In a statement released after Brown was placed on leave, Georgetown officials said in a statement that they had immediately started an investigation into the coach's behavior when they first learned of the allegations.

"We are taking steps to ensure this investigation proceeds expeditiously, thoroughly and fairly," Georgetown officials said. "It is important to the investigation for students, coaches, and staff to participate openly and honestly, and we have encouraged them to do so."

Brown has his supporters, most notably a group of players who immediately came to their coach's defense when the allegations became public. Though several players admitted that Brown swears at them when they make mistakes, many attributed his demeanor to his demanding attitude and don't take it personally.

"If you take what he says to heart, then it's going to hurt your feelings," freshman forward Shayla Cooper said. "But we're all D1 players in the Big East Conference, so a coach is not going to babysit us."

Both sophomore guard Katie McCormack and freshman guard Jade Martin defended their coach as well, with Martin saying that if players can't handle it, then they can't handle it.

"I think he's a great coach. I don't want to play with anybody else," McCormick said. "I think a lot of this is blown out of proportion."

"There's a line that can be crossed and that line was crossed"

While several current Hoyas came to Brown's defense, at least three of his former athletes strongly believe that their former coach shouldn't be anywhere near the basketball court.

This trio of former Hoyas all played under Brown over the last two years and have moved on from college basketball, but they say they were subject to their coach's verbal abuse. Each of the athlete's names are being withheld.

"Yeah, I've been called like a dumb "F" or a dumb "M-F'er ... It's a completely destructive and harmful environment with what these girls are experiencing now," one former player said about the culture under Brown. "It's upsetting and it brings me back to places I don't like to rethink.

"All that's used for is to bring a young woman's self-esteem and self-worth down. Unless he makes a major life change, I don't think that he should be coaching women's basketball anywhere in the country."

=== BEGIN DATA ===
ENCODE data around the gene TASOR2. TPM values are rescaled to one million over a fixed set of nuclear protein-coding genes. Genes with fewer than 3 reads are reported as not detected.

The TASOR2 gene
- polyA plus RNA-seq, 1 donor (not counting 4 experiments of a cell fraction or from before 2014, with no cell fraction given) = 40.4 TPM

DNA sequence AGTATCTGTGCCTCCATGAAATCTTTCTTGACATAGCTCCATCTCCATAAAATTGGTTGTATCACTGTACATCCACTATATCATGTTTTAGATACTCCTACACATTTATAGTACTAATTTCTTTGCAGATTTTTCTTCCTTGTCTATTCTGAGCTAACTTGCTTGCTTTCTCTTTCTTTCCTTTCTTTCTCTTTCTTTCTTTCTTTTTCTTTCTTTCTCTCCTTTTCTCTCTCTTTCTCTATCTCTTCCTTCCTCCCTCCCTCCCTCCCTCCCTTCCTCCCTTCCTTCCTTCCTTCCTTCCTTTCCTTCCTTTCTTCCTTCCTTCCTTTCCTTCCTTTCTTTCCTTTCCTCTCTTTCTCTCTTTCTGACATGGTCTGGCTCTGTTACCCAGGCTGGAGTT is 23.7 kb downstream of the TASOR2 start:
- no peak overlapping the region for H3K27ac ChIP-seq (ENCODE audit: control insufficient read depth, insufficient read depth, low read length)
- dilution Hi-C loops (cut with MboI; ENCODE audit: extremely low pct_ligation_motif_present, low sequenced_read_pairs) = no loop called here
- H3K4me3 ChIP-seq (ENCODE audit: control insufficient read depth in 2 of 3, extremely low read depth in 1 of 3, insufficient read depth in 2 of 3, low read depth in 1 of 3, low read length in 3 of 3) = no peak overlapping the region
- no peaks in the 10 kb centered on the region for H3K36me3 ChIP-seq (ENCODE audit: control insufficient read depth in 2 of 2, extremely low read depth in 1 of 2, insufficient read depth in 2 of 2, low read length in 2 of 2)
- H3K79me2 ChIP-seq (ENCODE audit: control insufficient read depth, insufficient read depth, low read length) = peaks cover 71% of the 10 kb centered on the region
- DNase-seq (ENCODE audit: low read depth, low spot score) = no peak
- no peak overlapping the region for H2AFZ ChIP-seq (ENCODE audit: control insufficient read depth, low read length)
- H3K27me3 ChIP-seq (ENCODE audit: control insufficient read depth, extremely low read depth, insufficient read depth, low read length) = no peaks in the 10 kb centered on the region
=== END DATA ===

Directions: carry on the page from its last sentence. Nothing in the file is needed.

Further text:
All three players said that the audio obtained by ABC7 is just the tip of the iceberg - they said that the way Brown is heard in the recording is how he normally speaks to his team.

"That was regular dialogue between him and the players," another ex-Hoya said. "Words hurt, especially from people that you consider your family. These are supposed to be people who uplift us."

"I do think that a lot of coaches are really hard on their players. However, there's a line that can be crossed and I think that line was crossed."

Coaches being hard on players to get the maximum results out of them is nothing new, both current and former players say almost universally. However, as another one of Brown's former players said, there's a line between tough love and outright abuse.

"It became a thing that we were so used to that it became kind of a norm," a third former player said. "Why would you put up with someone talking to you that way? You train yourself to get through it."

Verbal abuse in college sports a continuing trend

The verbal abuse of college athletes has become a hot-button issue over the past several months, a trend that is highlighted by the April dismissal of Rutgers head men's basketball coach Mike Rice.

Rice was caught on camera both verbally and physically abusing players at the New Jersey university, scenes that included the use of gay slurs and images of Rice throwing basketballs at his players when they made mistakes.

More recently, Louisville Cardinals women's lacrosse coach Kellie Young was accused of being abusive toward her players. The school has not taken any disciplinary action on her, and according to the Louisville Courier-Journal, school administrators have no planned "next steps" for dealing with the allegations.

ABC7's Justin Karp contributed to this story.